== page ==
Within the next few months the first high definition Blu-ray recorders should start to appear in the UK. High definition recorders have so far been limited to the like's of Sky's HD box where HD programs can be stored to an internal hard drive and watched at a later date, but the biggest drawback is that there is no simple way of transferring native HD footage to removable media or other external device. But this is all set to change with a number of companies poised to release high definition personal video recorders that not only allow high definition footage to be reordered to an internal hard drive but also archived to Blu-ray media. If this was not enough to wet your appetite, then the fact that they will also be compatible with HD camcorders should do it. As always, early adopters will pay a hefty price for this cutting edge equipment, but time will no doubt see prices come down to a more realistic level.
It looks like it's not just UK internet users who are concerned about Phorm and internet privacy, it seems that the European Commission is also uneasy about the way 'behavioural advertising' has been allowed to evolve in the UK. The problems stem from the way data is intercepted without consent, and the UK's failure to follow European privacy law. Phorm remains bullish, stating that their system fully complies with current UK and EU laws and that it was a matter for the UK government. The UK government has two months in which to reply to the EC concerns, before further action is taken.
The Glitch has kindly donated one of it's web templates to 'Subspection Limited' to assist in the construction of their new website.
The new site represents a significant face life for the company, and ensures their new website complies to the latest web standards; allowing their website to look great no matter what browser people use.
For more information about Subspection
If you haven't updated your browser recently then the answer will, almost certainly, be no. Microsoft has release 'Internet Explorer 8' (IE8) and Mozilla 'Firefox 3'; both these browsers are more secure than their predecessors and so offer better protection on-line. Surprisingly, history has shown that Internet Explorer has had far less vulnerabilities than Firefox, but Mozilla is faster at releasing updates and patches, these facts make it difficult to state which is the most secure browser. What is more important to understand is that if you choose Firefox over IE, this does not automatically make you immune to web nasties, in fact, if you don't keep Firefox updated you may actually be less secure. Which ever you select make sure you are running the very latest version!
BT recently wrote off more than £3 million as a result of contract reviews, this obviously did not help their falling profits margins, but it seems they have an answer, make their customers pay for all this mismanagement with increased line rental charges. OK so you may say I'm being a little transparent, but look it this another way, BT has also just embarked on a hugely expensive fibre optic upgrade program! Either way you look at this, it's still a poor decision, at a time when most people are already having to tighten their belts.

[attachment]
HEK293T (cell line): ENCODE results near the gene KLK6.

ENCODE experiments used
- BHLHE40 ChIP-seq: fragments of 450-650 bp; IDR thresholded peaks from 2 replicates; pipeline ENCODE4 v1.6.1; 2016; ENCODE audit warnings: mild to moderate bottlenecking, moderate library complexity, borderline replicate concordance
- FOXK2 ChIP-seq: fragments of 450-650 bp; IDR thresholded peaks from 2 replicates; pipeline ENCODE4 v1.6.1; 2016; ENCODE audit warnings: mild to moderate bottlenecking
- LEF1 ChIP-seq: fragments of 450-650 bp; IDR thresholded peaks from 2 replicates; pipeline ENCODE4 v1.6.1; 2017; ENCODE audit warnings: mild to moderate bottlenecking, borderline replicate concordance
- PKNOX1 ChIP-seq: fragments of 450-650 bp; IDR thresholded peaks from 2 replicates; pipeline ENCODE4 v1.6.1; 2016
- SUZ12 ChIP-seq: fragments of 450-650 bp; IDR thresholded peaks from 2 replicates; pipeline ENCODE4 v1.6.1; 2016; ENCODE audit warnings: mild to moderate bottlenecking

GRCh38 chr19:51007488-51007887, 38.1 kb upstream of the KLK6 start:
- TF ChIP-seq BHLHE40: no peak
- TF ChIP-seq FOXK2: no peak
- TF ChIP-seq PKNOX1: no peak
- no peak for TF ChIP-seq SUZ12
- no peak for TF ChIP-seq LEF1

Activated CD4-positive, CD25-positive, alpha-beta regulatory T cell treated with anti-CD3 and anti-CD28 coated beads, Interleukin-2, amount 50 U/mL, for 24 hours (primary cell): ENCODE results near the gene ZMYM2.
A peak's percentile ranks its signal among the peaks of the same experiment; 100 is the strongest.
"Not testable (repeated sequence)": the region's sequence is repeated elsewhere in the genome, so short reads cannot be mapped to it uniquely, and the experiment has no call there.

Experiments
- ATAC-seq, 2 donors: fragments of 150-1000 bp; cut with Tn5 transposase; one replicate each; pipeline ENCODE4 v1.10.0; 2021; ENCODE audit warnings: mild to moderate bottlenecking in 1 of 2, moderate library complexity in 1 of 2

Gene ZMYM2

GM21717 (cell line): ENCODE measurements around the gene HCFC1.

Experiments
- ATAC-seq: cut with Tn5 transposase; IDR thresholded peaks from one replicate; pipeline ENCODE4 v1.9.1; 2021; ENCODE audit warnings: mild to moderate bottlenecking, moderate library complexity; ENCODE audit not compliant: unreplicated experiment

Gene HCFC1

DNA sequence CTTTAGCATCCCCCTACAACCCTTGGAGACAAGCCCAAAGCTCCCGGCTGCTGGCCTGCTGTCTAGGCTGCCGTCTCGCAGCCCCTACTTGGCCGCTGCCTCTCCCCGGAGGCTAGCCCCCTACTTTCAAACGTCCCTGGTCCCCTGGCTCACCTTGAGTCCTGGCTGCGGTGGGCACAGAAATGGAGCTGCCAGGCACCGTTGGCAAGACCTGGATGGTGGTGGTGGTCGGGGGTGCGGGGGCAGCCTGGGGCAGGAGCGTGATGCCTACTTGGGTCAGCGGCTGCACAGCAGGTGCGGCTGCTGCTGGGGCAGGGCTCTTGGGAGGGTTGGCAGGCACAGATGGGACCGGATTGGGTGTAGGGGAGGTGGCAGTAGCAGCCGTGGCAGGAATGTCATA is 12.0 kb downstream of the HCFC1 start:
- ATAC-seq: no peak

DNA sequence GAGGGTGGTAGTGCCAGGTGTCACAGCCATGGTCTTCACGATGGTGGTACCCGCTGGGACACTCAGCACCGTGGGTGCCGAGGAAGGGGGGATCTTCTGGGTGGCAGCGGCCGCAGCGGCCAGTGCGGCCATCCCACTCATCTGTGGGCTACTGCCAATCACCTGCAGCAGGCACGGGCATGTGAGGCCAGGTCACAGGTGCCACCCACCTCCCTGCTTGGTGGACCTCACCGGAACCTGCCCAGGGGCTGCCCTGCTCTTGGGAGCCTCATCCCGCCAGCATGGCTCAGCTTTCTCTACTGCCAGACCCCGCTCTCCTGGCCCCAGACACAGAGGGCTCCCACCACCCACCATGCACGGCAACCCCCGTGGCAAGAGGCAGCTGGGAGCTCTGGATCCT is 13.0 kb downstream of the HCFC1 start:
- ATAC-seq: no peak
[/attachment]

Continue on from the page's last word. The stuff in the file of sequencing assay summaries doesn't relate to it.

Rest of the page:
All stays quite on the Conficker front as the 1st of April passes without incident. Many believe that Conficker stayed dormant simply because there was too much hype and attention and the owners of the Conficker networks are biding their time, waiting until all the attention wanes before they strike. Unfortunately for Conficker time is not on their side, as everyday sees more and more systems being protected against the virus.
Conficker has already been one of the most successful worm viruses to date, but not even the security experts are in full agreement over how much of a threat Conficker is. Conficker's code indicates an activation date of the 1st of April, with this only a matter of hours away, it may be prudent to double check that your system is fully patched with the latest Windows updates and more importantly free from the virus!
To download McAfee's 'Stinger' tool that
detects and removes Conficker visit:
BT will soon begin upgrading 29 of it's exchanges to FTTC (fibre-to-the-cabinet). This initial roll out will see around half a million customers benefit from faster download speeds of up to 40Mbits per second. It is good news to see that BT is finally moving forward with FTTC but yet again the rural areas are being left behind, many urban areas have good broadband speeds with significant competition from the likes of Virgin, who can already offer 50Mbit connections. So the idea that these areas need yet another form of fast internet connectivity is beyond many people. BT hopes to have 10 million homes connected to fibre by 2012, so it's still got a very long way to go!
Phorm continues to be extremely controversial with many people unhappy with the idea of their surfing habits being analysed (anonymously or not), moreover many more people are concerned by the mammoth security aspects of such a system. Such is the unrest that BT itself seems to be having second thoughts over Phorm, indeed even Phorm themselves are now having to consider a new 'Opt-Out' scheme to try to appease everyone. Phorm is a clever idea, but that does not stop it from being a step too far, as far as your average internet user is concerned. I predict that (if rolled out) Phorm will be the catalyst that makes many BT customers consider other non-Phorm based ISPs.